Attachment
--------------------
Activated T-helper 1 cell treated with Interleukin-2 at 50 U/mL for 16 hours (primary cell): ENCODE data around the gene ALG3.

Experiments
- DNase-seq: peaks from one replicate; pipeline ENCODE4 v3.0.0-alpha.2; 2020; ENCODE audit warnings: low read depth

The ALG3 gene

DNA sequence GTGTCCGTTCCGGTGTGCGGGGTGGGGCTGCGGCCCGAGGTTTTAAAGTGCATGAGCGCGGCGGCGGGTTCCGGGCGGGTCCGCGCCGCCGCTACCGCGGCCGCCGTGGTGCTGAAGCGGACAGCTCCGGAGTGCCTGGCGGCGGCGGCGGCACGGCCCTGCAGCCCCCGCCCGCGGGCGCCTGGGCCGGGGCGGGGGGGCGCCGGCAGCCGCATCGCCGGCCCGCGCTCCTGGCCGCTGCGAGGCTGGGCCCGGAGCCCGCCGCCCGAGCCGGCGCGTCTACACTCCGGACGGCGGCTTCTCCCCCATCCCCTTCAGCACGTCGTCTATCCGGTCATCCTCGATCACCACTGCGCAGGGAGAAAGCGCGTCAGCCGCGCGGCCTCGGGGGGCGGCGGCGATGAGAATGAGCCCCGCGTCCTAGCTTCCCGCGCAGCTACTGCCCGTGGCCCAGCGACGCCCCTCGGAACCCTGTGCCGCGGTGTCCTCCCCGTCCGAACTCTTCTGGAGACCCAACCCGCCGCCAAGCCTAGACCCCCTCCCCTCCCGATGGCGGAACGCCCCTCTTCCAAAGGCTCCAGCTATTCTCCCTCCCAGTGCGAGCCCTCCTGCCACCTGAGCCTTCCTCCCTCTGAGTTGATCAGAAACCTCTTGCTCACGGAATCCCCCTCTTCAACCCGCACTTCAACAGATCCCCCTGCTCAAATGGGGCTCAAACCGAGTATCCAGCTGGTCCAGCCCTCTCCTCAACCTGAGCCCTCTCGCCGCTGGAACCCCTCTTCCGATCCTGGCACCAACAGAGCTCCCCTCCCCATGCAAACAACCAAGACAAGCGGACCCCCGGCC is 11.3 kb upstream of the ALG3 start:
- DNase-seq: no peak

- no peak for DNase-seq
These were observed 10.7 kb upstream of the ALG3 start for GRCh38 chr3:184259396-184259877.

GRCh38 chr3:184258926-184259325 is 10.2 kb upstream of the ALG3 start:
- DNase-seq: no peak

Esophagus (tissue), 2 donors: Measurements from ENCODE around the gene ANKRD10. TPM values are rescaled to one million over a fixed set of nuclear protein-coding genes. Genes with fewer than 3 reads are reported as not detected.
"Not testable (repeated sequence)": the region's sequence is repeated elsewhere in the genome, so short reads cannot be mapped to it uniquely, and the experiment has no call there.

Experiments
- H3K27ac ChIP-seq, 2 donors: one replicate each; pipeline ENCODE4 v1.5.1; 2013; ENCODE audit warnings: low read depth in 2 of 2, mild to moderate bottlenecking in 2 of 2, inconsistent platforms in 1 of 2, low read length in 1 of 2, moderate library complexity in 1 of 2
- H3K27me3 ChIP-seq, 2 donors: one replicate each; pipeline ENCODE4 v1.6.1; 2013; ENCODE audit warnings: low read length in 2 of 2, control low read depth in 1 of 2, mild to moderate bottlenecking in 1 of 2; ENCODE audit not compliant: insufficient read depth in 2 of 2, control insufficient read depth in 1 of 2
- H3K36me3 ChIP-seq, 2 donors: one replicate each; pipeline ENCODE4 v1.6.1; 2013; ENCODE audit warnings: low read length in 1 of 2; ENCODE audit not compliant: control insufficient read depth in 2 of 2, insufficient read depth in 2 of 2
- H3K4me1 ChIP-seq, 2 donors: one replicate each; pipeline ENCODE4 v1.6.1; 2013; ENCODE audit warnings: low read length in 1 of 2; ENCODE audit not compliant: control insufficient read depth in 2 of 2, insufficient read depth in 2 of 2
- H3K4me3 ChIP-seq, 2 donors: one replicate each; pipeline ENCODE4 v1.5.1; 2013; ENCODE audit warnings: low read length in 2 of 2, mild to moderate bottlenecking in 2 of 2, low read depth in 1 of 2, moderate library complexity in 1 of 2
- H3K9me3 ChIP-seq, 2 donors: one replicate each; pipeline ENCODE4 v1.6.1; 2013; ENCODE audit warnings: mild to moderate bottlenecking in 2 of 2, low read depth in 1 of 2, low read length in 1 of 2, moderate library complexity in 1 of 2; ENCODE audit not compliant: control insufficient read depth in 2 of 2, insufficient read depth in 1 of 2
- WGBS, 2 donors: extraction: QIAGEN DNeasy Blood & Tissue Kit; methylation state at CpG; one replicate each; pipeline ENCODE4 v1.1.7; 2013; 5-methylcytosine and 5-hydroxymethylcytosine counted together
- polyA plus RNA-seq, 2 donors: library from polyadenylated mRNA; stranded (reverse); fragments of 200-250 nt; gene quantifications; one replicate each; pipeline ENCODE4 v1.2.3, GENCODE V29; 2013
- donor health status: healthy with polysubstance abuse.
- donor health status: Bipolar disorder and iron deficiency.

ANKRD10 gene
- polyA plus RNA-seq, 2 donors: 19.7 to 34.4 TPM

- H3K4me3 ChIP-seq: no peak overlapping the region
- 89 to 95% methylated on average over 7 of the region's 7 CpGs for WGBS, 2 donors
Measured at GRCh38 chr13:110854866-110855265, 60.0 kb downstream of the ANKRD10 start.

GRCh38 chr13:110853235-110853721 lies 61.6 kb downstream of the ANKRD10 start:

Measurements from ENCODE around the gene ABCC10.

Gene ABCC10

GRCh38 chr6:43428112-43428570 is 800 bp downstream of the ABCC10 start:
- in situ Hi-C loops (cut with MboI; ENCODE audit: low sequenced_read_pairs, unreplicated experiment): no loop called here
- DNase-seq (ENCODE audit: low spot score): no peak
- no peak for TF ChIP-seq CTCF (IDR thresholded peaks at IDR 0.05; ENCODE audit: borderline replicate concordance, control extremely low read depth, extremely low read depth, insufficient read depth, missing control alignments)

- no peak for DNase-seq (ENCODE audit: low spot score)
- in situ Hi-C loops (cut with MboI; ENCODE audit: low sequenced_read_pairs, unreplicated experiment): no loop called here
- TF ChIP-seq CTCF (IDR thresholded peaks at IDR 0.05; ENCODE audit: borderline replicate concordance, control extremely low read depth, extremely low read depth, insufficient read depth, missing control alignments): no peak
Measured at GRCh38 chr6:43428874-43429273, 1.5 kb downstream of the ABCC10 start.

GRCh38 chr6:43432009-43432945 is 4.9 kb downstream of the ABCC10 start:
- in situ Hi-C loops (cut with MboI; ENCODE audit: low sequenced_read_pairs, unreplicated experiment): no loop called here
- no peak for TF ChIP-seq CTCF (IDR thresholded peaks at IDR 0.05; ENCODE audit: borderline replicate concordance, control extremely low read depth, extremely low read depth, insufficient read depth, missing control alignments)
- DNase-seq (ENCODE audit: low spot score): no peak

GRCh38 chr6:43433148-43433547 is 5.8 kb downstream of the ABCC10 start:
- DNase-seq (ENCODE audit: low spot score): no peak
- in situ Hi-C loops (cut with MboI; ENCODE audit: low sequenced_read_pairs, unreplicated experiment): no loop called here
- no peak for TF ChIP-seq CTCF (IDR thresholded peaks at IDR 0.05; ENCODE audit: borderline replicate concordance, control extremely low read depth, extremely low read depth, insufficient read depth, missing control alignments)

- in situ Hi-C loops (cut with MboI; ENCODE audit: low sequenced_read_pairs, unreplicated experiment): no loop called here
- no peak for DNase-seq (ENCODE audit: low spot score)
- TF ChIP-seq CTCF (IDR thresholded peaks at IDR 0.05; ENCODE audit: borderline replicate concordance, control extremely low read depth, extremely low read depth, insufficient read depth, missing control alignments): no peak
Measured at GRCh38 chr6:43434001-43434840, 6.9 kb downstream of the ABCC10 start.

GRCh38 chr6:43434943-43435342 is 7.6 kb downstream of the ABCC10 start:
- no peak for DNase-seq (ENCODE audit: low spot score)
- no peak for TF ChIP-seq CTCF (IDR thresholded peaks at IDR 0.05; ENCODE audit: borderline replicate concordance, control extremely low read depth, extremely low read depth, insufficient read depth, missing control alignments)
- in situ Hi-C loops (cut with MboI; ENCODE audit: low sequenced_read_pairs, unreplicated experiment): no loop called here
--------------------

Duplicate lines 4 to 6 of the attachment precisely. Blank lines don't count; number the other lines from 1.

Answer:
The ALG3 gene

DNA sequence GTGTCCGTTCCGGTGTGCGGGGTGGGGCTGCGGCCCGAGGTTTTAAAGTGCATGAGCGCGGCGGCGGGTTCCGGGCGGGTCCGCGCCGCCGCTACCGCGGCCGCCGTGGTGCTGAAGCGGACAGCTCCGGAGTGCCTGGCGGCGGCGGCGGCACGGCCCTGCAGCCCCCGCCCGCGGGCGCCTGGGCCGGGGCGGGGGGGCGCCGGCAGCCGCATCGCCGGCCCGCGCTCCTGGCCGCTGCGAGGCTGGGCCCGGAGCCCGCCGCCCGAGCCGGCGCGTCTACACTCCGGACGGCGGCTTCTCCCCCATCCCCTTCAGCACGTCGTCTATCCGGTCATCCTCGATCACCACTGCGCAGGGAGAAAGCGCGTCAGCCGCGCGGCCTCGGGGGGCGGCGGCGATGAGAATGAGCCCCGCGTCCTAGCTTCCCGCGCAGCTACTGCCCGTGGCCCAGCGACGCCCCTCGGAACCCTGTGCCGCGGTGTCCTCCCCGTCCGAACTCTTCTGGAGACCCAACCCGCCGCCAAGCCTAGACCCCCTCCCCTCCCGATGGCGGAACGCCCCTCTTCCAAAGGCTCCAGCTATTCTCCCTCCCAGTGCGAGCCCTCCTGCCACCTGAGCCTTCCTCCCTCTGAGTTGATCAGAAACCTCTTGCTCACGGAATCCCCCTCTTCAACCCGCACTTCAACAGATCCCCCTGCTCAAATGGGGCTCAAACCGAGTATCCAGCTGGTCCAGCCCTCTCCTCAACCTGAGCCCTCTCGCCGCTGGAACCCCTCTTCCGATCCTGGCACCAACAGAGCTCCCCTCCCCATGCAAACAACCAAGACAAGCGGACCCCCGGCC is 11.3 kb upstream of the ALG3 start:
- DNase-seq: no peak